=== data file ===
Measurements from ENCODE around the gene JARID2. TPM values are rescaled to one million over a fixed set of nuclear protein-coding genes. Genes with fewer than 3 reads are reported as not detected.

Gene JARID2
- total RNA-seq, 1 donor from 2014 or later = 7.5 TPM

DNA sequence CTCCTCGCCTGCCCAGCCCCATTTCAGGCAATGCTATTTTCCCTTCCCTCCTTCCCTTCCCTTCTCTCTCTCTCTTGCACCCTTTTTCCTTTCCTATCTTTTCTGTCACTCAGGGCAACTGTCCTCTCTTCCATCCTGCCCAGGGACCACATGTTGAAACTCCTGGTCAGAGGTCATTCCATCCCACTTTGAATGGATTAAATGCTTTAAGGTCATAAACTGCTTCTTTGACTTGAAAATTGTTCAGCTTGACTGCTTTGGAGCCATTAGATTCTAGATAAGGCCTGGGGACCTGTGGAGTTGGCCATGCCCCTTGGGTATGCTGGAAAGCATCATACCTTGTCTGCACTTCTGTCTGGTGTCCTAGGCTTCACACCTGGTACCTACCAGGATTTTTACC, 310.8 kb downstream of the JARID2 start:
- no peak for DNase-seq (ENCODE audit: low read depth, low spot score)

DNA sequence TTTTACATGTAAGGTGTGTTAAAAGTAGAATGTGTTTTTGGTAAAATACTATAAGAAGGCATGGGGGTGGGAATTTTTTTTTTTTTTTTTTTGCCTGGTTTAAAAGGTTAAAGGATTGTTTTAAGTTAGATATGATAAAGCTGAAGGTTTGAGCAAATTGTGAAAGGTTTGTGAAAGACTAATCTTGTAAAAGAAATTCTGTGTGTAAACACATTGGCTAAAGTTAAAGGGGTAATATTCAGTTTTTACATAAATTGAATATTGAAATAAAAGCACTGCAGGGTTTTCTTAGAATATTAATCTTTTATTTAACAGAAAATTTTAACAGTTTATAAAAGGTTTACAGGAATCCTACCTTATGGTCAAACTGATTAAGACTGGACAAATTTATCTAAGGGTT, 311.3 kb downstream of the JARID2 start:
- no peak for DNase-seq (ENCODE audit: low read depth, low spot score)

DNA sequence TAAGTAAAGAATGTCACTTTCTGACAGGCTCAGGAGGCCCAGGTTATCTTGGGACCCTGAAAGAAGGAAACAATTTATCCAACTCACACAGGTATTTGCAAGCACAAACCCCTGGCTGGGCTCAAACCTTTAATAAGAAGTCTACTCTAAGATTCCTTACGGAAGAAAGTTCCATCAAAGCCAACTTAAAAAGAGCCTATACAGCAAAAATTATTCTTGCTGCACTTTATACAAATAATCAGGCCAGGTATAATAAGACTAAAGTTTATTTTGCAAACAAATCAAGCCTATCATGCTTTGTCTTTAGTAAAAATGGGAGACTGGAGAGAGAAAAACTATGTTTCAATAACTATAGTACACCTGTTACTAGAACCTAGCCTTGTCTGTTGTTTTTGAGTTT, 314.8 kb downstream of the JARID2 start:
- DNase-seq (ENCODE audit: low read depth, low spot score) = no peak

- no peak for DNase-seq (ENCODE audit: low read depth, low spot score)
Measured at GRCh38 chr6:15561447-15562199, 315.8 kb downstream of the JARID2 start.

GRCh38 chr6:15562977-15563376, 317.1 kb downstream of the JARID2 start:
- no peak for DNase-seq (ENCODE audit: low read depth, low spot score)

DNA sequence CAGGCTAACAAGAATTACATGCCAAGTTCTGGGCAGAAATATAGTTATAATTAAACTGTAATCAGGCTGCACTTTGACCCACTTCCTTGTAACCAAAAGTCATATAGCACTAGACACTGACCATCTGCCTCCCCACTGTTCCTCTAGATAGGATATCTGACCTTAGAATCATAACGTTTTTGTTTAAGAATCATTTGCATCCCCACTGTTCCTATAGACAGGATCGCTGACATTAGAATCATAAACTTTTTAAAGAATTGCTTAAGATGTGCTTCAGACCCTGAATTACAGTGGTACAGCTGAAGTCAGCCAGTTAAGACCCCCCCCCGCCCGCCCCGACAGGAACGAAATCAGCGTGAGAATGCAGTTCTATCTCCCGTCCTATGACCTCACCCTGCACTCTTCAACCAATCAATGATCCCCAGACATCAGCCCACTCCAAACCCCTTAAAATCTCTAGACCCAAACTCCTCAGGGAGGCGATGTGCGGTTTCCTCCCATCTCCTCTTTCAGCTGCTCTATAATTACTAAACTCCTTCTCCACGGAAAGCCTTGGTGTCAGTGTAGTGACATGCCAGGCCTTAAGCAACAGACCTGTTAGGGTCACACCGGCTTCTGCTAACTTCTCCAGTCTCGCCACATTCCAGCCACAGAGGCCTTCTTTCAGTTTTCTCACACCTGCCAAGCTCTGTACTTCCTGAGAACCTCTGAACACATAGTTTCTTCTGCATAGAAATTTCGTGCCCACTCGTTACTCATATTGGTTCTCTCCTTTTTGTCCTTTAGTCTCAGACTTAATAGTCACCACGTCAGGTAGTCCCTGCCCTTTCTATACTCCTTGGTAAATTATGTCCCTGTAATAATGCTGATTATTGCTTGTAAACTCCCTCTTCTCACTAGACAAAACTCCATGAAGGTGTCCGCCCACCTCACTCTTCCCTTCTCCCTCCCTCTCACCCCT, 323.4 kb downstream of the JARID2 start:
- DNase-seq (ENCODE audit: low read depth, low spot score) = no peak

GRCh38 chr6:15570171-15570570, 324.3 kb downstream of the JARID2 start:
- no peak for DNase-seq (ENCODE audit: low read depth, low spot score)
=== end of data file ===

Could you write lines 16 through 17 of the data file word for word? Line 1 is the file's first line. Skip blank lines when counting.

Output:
GRCh38 chr6:15570171-15570570, 324.3 kb downstream of the JARID2 start:
- no peak for DNase-seq (ENCODE audit: low read depth, low spot score)